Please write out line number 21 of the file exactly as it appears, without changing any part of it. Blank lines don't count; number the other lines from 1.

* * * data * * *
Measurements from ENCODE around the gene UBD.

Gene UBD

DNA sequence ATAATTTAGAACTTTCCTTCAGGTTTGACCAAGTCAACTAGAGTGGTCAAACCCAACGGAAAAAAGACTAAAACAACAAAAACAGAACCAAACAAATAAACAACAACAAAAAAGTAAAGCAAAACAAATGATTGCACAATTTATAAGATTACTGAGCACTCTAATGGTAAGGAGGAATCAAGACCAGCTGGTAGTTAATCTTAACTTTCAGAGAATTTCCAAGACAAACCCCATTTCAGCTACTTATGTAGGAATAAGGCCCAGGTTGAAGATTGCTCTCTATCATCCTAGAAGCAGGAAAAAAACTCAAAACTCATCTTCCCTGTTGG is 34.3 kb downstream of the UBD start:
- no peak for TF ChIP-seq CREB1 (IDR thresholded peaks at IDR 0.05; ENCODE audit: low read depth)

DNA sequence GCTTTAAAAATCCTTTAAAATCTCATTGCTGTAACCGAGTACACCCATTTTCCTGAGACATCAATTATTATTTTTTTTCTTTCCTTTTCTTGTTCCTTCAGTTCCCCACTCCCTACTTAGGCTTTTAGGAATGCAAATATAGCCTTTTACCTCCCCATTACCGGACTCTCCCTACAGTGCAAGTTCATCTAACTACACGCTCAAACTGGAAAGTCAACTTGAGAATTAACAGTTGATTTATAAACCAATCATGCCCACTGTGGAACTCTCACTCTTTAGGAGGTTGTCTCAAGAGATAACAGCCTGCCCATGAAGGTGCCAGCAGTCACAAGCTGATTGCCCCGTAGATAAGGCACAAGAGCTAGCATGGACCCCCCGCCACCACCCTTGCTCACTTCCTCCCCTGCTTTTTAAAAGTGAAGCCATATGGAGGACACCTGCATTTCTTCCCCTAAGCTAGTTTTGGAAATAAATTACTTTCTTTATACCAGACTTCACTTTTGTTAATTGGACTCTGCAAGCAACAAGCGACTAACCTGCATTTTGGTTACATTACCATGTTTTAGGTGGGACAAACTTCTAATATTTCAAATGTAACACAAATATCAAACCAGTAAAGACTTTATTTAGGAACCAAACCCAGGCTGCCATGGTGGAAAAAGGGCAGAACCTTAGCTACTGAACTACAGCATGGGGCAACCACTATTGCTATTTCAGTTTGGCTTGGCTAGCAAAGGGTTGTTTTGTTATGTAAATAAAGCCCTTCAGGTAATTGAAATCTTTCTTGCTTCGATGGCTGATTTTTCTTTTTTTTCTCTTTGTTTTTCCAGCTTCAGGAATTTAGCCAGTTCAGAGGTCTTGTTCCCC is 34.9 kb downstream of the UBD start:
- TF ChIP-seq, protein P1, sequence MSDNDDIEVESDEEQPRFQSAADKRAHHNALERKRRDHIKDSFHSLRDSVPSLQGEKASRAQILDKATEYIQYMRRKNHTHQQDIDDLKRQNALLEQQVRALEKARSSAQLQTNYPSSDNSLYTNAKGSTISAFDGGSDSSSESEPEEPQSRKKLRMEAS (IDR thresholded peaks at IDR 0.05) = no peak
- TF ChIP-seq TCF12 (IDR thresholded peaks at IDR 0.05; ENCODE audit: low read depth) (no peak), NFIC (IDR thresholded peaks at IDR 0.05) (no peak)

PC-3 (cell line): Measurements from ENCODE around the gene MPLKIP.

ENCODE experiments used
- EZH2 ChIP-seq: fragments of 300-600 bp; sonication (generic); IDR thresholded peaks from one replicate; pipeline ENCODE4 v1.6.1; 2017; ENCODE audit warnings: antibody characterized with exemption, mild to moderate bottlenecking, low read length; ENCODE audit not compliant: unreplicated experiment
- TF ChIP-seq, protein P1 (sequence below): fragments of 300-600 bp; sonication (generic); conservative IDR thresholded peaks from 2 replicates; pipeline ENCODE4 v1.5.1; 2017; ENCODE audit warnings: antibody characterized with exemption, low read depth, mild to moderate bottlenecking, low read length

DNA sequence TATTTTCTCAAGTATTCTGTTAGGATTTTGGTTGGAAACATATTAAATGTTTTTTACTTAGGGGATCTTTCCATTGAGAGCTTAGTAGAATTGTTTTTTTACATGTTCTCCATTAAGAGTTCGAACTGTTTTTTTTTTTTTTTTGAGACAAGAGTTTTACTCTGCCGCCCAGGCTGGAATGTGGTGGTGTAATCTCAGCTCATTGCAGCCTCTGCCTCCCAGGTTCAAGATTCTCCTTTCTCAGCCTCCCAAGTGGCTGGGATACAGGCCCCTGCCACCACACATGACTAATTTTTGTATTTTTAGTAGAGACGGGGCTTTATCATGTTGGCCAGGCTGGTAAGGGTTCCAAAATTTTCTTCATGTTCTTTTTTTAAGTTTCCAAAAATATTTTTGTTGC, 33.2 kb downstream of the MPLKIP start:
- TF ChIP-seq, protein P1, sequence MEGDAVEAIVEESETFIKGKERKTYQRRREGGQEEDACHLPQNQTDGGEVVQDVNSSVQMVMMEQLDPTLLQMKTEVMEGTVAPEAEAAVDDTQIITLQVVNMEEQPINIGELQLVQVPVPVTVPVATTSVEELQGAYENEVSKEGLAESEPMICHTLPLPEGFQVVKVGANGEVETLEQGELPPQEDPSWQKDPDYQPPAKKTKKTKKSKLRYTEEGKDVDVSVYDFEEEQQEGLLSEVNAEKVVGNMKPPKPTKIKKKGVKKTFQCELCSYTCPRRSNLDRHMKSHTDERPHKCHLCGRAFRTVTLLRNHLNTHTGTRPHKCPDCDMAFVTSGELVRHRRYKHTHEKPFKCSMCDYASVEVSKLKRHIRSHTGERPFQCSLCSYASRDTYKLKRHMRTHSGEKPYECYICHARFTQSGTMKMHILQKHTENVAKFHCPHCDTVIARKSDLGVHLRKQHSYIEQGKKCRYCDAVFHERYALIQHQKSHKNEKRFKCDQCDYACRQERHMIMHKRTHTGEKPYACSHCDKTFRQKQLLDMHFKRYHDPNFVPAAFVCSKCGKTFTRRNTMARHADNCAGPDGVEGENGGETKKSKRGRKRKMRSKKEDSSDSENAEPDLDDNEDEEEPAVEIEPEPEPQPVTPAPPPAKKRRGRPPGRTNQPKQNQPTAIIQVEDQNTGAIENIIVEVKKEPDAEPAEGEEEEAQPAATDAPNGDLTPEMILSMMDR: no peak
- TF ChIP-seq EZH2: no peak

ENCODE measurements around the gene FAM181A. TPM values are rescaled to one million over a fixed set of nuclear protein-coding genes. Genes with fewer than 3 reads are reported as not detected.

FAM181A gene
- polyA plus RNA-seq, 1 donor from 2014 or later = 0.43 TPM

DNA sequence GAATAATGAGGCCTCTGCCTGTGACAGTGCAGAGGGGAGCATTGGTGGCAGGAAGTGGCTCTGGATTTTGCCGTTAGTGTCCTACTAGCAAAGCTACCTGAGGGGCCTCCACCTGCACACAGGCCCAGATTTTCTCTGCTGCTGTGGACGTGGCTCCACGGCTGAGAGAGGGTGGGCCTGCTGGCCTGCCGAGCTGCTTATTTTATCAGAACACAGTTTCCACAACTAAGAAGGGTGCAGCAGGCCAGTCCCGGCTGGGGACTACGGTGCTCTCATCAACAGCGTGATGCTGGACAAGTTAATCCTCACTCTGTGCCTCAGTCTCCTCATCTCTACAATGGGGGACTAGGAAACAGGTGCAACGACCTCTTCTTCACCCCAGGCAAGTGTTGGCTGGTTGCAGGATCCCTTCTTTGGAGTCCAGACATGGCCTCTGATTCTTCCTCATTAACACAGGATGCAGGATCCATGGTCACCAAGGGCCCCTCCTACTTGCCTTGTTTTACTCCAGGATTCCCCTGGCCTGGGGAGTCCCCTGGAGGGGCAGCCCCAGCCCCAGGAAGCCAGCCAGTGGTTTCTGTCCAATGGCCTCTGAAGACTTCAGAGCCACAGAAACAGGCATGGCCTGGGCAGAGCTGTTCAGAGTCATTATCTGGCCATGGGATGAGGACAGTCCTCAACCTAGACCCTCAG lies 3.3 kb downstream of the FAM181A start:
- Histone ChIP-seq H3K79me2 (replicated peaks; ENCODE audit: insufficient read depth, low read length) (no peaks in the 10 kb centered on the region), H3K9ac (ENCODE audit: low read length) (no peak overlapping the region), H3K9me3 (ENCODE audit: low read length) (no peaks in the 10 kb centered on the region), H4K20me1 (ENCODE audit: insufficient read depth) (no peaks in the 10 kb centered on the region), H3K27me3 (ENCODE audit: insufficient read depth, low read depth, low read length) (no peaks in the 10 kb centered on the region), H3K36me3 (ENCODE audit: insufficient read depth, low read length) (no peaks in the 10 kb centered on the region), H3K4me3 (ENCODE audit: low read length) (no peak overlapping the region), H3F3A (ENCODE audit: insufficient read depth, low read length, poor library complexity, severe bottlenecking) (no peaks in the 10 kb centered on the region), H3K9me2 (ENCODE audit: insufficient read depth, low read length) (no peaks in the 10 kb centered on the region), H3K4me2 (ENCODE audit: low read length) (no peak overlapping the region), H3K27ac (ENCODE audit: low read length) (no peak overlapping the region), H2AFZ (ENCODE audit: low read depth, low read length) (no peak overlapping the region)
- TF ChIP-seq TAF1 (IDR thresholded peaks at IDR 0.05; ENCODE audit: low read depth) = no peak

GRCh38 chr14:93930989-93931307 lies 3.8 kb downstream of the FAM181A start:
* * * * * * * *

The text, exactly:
GRCh38 chr14:93930989-93931307 lies 3.8 kb downstream of the FAM181A start: